Tuesday, March 27, 2012

Titans Take Fifth Straight Weekend Series

By Don Hudson

The Cal State Fullerton Titans completed a seven game homestand, in which they went just 4-3, by winning two-out-of-three from the Oral Roberts University (ORU) Golden Eagles this weekend. They will now embark on a two-game road trip to Arizona State, their last tune-up opportunity before returning home to begin Big West Conference play next weekend against the Cal State Northridge Matadors. With the series win, the Titans maintained their lucky #13 position in the Baseball America rankings.

Game 1: “Lopez and Floro Reward the Titans’ Faithful”

Titans 7, Golden Eagles 1

The Titans scored four unearned runs in the seventh inning, breaking open a close game, and rode the strong pitching of Dylan Floro and the three hits of Carlos Lopez to a solid 7-1 win in the Titans’ final non-conference weekend series of the season. It was Lopez’s fourth consecutive multi-hit game.

Last weekend against Long Beach State, the Titans got zero runs scored from the top three spots in their batting order – the revamped line-up in the ORU series opener scored four runs from the top three in the batting order, although the Titans continued the recent trend with 10 runners left on base.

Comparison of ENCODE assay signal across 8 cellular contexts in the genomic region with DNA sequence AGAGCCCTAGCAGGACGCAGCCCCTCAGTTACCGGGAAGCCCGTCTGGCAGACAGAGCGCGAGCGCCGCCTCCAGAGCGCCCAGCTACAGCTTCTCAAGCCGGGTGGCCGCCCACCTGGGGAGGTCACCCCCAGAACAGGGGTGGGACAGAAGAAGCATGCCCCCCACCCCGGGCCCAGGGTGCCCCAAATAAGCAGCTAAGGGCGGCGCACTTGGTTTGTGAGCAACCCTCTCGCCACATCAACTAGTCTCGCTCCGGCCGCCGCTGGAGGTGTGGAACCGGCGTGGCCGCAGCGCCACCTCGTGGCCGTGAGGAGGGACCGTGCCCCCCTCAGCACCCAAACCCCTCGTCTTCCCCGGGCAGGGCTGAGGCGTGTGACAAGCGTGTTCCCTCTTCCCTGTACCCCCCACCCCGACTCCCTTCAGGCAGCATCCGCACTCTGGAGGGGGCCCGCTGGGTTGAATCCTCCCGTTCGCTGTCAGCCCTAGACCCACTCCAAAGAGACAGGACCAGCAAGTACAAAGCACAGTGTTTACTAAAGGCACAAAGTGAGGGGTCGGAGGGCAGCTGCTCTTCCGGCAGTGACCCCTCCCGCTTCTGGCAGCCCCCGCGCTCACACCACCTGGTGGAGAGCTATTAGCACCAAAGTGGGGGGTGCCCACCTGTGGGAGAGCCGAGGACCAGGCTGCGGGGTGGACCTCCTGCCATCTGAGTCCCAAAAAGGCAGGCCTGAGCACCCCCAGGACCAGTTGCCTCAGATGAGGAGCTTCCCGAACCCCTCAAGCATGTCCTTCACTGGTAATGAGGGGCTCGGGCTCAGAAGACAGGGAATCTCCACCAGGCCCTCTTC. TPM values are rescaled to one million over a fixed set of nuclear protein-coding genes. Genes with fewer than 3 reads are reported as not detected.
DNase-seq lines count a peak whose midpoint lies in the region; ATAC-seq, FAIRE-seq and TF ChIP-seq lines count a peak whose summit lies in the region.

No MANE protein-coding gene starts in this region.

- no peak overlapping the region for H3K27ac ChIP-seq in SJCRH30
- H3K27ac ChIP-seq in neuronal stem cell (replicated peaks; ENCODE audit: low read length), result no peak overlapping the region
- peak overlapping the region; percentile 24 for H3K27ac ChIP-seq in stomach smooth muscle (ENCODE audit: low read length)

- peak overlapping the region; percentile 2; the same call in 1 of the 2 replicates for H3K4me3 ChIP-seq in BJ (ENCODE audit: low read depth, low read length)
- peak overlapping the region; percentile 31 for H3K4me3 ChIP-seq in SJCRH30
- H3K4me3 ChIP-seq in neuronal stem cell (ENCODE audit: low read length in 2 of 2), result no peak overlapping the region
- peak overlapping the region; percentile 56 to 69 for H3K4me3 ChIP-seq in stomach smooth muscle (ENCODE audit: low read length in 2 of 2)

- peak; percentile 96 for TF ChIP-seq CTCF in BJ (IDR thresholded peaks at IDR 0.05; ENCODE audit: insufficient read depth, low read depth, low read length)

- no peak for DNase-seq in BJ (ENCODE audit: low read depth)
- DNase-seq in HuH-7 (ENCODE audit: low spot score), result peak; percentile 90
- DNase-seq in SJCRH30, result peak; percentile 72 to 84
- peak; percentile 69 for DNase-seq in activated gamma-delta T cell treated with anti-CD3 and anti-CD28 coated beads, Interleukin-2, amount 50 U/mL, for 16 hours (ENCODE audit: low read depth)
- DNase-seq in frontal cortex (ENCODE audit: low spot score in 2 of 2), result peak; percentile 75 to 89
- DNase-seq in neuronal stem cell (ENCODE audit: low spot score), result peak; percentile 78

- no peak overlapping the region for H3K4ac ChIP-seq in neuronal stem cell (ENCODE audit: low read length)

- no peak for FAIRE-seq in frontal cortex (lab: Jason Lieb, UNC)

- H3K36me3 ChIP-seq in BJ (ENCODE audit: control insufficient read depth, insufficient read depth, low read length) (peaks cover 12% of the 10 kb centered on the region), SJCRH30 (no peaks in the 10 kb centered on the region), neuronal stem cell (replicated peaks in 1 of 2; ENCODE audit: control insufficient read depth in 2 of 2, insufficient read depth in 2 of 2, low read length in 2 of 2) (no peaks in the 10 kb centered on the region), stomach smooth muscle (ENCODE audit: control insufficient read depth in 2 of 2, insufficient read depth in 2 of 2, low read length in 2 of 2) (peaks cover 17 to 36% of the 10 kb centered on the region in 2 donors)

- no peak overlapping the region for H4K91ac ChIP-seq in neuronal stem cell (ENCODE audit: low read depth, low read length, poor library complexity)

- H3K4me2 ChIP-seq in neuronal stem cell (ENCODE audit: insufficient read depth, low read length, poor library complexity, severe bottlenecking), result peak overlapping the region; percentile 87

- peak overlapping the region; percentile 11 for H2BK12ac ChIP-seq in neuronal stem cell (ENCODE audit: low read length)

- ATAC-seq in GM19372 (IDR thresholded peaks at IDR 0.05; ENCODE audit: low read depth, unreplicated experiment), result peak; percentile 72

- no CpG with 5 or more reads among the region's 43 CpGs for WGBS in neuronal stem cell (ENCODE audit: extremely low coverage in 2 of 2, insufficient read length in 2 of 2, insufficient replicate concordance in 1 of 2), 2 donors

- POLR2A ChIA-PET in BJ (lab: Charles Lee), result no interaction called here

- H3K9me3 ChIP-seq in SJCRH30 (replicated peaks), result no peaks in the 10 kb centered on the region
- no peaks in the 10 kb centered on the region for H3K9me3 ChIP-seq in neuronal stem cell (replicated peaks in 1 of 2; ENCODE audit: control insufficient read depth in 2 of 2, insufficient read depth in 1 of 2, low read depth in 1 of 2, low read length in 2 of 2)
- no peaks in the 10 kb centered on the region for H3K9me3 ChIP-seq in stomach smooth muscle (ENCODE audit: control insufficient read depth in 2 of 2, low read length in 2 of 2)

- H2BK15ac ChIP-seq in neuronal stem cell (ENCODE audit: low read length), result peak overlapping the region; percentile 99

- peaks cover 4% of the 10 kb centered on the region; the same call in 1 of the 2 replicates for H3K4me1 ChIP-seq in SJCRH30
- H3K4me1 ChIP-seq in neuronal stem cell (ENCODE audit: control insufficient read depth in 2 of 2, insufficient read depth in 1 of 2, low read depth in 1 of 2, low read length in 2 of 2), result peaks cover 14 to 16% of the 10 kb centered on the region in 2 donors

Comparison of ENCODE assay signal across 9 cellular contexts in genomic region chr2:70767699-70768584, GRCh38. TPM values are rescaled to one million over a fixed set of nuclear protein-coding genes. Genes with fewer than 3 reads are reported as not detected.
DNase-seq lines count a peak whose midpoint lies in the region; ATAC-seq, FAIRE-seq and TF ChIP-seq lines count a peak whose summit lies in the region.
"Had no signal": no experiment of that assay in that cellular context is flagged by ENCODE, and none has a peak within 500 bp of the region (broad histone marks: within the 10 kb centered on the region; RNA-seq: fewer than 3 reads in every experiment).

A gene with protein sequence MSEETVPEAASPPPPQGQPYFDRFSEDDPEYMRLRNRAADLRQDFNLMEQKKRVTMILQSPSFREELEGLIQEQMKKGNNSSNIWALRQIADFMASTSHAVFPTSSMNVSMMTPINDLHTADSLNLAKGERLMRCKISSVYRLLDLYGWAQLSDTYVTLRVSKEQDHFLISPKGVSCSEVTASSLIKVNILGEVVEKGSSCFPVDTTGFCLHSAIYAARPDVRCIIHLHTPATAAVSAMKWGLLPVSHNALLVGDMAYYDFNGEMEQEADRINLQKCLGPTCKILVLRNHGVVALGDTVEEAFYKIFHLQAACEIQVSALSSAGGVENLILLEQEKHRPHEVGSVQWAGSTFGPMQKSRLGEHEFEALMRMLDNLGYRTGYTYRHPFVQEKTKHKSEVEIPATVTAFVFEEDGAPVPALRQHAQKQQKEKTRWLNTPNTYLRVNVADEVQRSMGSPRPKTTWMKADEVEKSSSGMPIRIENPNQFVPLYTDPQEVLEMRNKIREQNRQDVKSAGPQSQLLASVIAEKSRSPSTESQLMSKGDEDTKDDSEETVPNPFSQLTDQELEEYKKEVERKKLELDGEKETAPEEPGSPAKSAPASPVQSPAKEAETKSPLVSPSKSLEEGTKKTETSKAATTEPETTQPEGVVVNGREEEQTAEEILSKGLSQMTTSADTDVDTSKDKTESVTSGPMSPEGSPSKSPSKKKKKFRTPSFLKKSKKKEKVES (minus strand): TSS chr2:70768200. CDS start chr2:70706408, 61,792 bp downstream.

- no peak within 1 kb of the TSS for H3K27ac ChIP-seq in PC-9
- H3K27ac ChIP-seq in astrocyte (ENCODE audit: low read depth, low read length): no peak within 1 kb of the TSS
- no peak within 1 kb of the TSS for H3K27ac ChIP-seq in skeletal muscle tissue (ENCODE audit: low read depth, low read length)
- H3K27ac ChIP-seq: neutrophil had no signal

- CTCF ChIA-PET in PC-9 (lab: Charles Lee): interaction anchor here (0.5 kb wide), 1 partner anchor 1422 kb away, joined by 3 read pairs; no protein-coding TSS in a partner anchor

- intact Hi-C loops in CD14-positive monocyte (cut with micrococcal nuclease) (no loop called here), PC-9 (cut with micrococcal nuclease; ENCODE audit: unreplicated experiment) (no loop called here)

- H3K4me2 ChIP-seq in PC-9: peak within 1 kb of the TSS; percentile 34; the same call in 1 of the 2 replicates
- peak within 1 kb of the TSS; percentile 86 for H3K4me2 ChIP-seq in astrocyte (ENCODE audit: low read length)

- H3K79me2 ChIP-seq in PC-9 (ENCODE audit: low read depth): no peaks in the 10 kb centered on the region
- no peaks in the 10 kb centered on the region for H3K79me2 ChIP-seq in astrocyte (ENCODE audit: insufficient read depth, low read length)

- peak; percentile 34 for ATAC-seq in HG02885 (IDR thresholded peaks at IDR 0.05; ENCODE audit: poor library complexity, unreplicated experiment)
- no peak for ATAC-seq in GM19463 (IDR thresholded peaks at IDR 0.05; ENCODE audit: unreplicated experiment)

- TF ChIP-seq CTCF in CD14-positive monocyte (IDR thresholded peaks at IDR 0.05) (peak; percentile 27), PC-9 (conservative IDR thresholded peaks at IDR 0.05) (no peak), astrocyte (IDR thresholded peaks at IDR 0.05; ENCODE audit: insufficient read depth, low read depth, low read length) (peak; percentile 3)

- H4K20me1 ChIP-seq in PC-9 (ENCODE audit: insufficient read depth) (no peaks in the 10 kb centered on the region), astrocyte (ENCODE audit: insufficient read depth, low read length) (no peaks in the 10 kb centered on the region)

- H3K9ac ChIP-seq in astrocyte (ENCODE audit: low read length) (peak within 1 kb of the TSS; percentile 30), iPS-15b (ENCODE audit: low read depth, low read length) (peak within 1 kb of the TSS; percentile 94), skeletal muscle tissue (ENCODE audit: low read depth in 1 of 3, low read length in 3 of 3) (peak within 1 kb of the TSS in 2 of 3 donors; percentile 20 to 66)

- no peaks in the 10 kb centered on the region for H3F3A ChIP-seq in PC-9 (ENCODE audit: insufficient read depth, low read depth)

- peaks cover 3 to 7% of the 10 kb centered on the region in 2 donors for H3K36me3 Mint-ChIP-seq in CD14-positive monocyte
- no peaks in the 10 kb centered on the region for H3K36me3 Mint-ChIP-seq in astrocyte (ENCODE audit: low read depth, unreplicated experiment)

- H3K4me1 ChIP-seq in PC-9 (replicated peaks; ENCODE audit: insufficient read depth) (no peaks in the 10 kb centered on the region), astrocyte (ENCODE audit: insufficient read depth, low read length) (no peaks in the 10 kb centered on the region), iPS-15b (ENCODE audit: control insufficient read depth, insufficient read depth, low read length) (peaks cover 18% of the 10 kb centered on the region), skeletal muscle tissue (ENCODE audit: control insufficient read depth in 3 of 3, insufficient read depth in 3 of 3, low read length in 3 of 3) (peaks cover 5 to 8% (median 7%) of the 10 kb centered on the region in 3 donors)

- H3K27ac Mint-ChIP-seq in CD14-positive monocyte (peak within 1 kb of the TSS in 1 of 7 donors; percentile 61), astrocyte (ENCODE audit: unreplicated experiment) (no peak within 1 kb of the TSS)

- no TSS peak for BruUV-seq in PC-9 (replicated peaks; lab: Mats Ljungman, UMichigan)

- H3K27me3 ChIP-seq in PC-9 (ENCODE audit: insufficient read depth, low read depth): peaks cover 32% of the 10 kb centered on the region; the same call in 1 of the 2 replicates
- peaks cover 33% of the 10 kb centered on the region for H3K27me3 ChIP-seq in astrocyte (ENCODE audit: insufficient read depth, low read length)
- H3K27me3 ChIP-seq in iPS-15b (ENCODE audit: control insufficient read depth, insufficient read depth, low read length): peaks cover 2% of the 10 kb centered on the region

The Titans got on the board in the first inning on an infield single by Lopez and an RBI triple to left-centerfield by Anthony Hutting. A potentially larger inning was averted by the Golden Eagles, who turned a 4-6-3 double-play before the run-producing hits.Floro allowed solo singles in the first and second innings, but then went into lockdown mode: he did not allow a base-runner in the third, fourth and fifth innings. Meanwhile, the Titans had added solo tallies in the third and fifth innings to take a 3-0 lead. Aided by the wildness of ORU starting pitcher Kurt Giller, who had two walks and two wild pitches, the Titans scored in the third inning. Lorenzen led off with the only hit of the inning and advanced on a sacrifice by Richy Pedroza, a flyball and alertly scored when a pitch in the dirt bounced just slightly past the catcher. The fifth-inning tally came on a walk to Pedroza, a hit-and-run groundout and a clutch two-out RBI single by designated hitter Anthony Trajano – vintage 2011 stuff for him.

The Titans led 3-0 after five, but it felt like a 6-0 lead as Floro was mowing effortlessly and the Titans had left seven runners aboard. The reality of the game’s closeness was underscored in the top of the sixth inning when ORU scored on a single and a two-out double nearly hauled in by Hutting, tightening the score to 3-1. Floro induced a groundout to shortstop Matt Chapman to avoid further damage.